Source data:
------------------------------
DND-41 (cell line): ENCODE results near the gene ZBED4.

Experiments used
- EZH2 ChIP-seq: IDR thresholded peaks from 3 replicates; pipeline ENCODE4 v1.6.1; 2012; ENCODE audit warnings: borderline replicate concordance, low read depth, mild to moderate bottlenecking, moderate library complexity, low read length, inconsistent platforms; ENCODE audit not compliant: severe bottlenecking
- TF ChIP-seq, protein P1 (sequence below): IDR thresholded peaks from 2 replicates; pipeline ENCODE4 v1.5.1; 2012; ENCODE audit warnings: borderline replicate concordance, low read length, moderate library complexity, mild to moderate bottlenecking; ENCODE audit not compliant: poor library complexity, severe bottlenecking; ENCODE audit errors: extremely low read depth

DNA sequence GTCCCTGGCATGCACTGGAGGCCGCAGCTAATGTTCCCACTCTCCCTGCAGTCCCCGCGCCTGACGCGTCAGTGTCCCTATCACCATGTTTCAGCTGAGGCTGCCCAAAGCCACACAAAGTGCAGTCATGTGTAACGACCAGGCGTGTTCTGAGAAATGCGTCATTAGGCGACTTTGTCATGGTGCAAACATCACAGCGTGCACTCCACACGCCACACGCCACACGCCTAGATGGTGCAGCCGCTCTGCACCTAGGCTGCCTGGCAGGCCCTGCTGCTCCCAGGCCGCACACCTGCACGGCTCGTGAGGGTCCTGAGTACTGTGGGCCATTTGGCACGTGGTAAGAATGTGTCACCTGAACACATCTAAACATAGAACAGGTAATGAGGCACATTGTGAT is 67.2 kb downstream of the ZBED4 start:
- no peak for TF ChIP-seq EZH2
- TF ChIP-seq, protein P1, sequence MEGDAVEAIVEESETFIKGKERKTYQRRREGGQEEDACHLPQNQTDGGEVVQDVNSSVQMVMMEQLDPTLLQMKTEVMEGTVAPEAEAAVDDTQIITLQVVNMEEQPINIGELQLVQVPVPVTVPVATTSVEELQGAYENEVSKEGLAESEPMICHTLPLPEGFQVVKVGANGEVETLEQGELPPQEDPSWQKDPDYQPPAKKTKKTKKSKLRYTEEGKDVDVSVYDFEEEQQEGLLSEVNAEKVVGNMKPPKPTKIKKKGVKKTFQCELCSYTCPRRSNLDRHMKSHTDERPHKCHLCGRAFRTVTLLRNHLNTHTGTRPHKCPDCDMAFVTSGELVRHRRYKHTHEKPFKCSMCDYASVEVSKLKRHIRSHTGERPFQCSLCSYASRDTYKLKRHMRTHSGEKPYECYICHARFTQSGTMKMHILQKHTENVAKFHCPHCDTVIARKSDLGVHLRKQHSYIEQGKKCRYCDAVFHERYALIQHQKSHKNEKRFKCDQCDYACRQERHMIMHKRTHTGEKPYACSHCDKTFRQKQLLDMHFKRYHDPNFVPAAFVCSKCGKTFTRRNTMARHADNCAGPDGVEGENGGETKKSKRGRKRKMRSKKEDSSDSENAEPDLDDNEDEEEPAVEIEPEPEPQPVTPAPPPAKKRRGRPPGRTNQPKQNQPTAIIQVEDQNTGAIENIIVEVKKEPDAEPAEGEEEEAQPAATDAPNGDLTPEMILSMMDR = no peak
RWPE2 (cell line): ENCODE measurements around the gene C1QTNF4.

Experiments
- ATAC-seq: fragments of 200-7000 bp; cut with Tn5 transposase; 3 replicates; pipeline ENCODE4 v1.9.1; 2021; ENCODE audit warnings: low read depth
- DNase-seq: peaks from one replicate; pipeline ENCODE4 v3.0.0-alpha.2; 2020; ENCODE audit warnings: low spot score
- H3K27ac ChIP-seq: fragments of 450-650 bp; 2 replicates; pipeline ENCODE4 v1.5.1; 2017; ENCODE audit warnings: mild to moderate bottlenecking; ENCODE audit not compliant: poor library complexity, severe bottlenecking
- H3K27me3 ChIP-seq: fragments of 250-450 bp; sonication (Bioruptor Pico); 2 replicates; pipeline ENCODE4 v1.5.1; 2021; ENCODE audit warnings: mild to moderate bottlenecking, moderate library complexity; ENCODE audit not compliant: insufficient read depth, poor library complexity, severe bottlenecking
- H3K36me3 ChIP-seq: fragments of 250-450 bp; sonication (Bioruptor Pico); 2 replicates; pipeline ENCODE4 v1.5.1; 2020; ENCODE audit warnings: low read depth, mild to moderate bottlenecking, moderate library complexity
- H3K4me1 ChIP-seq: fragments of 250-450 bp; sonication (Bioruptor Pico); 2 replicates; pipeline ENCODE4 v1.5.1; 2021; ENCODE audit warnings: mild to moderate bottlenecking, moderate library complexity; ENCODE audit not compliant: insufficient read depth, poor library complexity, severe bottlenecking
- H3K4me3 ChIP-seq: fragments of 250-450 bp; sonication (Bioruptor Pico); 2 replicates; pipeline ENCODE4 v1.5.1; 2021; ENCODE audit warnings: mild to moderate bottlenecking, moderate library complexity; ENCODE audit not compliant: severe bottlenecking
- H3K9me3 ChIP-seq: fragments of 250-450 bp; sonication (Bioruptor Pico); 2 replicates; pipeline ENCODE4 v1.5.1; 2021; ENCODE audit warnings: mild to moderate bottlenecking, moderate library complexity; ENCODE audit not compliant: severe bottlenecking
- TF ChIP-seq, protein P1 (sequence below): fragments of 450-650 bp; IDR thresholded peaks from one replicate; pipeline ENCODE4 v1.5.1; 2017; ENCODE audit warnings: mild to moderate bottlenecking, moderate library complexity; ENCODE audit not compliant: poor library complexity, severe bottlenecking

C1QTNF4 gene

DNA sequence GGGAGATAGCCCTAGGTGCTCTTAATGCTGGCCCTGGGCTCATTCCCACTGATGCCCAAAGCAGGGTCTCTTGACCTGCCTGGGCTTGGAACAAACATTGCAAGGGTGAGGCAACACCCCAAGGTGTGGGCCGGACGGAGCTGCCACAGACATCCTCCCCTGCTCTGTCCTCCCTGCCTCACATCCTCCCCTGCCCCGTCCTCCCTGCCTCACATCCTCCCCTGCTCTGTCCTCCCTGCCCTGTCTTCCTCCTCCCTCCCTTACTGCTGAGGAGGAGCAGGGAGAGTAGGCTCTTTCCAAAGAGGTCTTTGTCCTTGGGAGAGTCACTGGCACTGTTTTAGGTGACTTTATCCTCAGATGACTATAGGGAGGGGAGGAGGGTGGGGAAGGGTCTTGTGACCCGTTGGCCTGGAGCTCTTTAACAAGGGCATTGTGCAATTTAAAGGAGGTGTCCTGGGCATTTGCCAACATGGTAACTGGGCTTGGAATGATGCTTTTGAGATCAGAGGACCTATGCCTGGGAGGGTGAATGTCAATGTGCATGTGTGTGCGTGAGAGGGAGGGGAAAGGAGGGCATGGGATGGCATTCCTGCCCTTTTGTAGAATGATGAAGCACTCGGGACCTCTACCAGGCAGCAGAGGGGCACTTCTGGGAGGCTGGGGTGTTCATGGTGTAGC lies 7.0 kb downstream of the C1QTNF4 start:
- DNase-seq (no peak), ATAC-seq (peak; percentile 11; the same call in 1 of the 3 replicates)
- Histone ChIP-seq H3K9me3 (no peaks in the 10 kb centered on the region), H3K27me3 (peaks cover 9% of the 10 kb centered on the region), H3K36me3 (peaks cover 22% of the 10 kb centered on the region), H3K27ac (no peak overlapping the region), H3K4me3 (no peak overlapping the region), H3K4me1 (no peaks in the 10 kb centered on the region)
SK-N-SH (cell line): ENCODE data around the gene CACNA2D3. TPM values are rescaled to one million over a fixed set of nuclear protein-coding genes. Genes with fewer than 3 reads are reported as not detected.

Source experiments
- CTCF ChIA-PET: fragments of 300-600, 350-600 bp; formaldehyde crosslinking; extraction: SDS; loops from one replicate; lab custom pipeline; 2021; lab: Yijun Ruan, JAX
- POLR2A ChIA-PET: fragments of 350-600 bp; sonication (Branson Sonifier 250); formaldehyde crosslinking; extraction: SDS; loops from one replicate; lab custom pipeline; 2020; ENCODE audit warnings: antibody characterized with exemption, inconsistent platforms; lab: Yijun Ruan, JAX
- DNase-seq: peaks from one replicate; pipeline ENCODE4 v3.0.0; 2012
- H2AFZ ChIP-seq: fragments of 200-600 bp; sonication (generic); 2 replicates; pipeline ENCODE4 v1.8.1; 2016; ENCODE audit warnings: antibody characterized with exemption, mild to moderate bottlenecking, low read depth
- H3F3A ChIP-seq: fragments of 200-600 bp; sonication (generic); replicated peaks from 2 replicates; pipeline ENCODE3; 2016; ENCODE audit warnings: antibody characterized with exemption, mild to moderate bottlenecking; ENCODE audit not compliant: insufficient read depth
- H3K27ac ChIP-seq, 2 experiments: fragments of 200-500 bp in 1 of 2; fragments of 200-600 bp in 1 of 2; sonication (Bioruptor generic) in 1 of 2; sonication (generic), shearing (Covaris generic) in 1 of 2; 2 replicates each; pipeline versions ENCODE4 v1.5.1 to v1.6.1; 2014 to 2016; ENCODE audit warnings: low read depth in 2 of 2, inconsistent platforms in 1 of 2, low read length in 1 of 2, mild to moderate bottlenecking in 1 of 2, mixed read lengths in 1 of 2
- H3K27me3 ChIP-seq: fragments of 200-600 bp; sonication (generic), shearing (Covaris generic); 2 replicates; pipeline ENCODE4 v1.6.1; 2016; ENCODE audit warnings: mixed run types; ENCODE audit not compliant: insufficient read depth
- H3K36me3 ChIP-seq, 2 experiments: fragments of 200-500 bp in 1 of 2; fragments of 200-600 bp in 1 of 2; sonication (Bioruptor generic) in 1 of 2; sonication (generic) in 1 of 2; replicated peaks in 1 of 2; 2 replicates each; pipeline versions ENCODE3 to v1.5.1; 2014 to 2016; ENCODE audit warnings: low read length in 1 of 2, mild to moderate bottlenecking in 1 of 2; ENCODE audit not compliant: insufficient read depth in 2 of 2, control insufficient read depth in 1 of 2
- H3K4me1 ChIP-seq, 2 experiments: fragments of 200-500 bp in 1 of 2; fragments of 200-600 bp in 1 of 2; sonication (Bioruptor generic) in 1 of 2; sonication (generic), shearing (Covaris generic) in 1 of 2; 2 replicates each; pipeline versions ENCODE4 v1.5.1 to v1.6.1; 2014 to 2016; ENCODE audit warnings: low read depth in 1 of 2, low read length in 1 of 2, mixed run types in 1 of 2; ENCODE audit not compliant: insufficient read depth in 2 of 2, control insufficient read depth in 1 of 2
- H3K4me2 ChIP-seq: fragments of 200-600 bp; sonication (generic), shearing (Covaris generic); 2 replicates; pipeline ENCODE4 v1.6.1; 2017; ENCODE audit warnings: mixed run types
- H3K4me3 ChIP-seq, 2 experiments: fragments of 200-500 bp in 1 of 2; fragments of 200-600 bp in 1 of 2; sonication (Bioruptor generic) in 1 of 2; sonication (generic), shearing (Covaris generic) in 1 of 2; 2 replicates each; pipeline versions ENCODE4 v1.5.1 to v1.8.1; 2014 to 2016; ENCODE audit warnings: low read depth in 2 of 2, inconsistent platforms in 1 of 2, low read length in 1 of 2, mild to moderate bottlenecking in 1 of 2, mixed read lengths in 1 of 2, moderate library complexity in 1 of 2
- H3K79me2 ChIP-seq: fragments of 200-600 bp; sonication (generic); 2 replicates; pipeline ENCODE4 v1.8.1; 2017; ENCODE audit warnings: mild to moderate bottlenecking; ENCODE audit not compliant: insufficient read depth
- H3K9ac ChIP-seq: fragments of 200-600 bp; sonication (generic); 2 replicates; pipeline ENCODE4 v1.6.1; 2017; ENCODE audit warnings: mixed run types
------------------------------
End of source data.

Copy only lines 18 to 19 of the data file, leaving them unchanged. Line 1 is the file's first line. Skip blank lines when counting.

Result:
- TF ChIP-seq, protein P1 (sequence below): fragments of 450-650 bp; IDR thresholded peaks from one replicate; pipeline ENCODE4 v1.5.1; 2017; ENCODE audit warnings: mild to moderate bottlenecking, moderate library complexity; ENCODE audit not compliant: poor library complexity, severe bottlenecking

C1QTNF4 gene